Co-president Michael Huber and Peter Ezersky will continue as managing principals while co-president Joshua Steiner will transition out of day-to-operations to a senior advisor role. Managing principals Andrew Frey and Edward Sippel, who had focused on finding new deals, will also transition out of the firm in 2011, according to a Dec. 6 letter to limited partners.
The firm, which is in the process of selling Bresnan Communications LLC, a Purchase, N.Y.-based telecommunications services company, also hired new executives to help manage its existing portfolio. Quadrangle
Founded in 2000, Quadrangle manages $3 billion in assets, including a portfolio of 14 companies in the business services, cable, internet, telecommunications and film industries. The personnel moves are part of a transition at the firm from one that’s looking for new deals to one that, for the time being at least, will focus on managing its existing portfolio.
A few other highlights from the letter and Buyouts interview with Huber and Steiner:
• Quadrangle’s two funds have increased in value by 45 percent and 37 percent, respectively, since Dec. 31, 2008. Through September, Fund I has generated a gross internal rate of return of 11 percent and an investment multiple of 1.3x, while Fund II has generated an 18 percent return and 1.8x multiple.
• The firm hired Steven Felsher, the former CFO of global advertising and marketing services firm Grey Global Worldwide Group Inc., as a senior advisor; and Thomas Kohut, a former senior exec in financial and operating capacities at Ernst & Young, as principal.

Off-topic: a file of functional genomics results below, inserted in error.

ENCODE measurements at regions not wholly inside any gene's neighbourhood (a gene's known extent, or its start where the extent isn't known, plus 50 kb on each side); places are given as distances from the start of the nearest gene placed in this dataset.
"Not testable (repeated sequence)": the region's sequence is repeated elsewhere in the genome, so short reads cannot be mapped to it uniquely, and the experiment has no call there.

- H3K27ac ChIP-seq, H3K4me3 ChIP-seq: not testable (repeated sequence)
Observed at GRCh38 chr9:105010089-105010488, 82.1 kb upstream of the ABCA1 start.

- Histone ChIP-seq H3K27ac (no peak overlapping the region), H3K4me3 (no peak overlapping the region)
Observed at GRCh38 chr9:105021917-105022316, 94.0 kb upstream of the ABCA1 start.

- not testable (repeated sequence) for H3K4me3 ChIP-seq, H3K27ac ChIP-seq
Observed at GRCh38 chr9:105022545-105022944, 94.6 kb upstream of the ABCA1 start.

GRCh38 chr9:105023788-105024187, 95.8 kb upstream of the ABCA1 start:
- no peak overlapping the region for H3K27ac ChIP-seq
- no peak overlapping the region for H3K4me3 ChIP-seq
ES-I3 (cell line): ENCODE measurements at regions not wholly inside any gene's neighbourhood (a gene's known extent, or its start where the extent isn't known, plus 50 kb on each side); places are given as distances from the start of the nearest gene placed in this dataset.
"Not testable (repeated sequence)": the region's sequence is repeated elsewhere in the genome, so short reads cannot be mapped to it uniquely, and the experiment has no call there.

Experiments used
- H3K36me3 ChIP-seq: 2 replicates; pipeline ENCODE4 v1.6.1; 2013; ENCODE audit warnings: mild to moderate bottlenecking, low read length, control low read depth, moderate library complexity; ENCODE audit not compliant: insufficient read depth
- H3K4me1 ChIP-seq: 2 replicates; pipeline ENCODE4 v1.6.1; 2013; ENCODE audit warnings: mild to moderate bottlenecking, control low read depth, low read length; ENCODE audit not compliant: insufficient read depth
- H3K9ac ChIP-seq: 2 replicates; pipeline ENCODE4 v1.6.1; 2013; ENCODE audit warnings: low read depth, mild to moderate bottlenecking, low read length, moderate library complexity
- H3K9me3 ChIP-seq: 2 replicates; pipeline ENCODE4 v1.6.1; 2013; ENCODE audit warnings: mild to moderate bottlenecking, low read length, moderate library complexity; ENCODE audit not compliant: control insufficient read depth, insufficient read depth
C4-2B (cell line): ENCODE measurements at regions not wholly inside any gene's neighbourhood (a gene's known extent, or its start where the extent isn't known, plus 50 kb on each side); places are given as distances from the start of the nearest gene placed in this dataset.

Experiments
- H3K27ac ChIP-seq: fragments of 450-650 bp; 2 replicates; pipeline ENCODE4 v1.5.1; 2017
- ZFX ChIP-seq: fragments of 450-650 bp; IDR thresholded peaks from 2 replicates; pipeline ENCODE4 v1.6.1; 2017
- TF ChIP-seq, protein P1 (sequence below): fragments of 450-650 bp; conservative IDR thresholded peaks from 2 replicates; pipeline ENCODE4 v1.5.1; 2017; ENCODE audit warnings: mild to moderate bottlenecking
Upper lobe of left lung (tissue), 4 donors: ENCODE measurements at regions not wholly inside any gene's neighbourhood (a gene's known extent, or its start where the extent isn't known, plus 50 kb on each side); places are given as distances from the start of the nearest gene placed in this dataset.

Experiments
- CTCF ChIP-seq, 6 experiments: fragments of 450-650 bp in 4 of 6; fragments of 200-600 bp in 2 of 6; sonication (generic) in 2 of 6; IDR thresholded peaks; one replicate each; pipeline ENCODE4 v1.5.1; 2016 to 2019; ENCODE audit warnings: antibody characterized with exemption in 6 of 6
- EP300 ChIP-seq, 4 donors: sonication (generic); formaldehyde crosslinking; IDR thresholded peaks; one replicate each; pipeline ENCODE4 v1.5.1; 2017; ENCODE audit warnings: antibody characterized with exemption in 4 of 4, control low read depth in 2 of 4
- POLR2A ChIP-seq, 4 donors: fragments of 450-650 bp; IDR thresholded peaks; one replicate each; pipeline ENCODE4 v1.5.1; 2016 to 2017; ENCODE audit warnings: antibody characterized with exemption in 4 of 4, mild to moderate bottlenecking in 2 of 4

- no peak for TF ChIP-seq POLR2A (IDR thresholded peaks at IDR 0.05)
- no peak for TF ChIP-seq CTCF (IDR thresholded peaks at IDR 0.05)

• The firm may continue to explore partnerships and other strategic alternatives.
The firm’s future has been in question since last year, when Rattner left to lead President Barack Obama’s auto task force and it was named in investigations by the New York State Attorney General’s office and the U.S. Securities and Exchange Commission into an alleged kickback scheme involving the
Quadrangle has since settled with prosecutors and the SEC. Rattner, for his part, has settled with the SEC but was recently sued by the New York Attorney General’s office.
Huber and Steiner stressed in an interview that the firm has been concentrating on aligning Quadrangle’s interests with its investors. To that end, the firm has reduced management fees, and Huber, Ezersky, Steiner Frey and Sippel plan to invest millions into the firm and devote a cut of their carry to continuing and new staff to keep them motivated.
Steiner said he would most likely not return to private equity and may pursue a position in public service. He served as an economic policy adviser to President Barack Obama during his transition into the Oval Office and was also Chief of Staff of the U.S. Treasury Department under President Bill Clinton. “Given stability in the portfolio, it’s an appropriate time to think about doing something different,” Steiner said.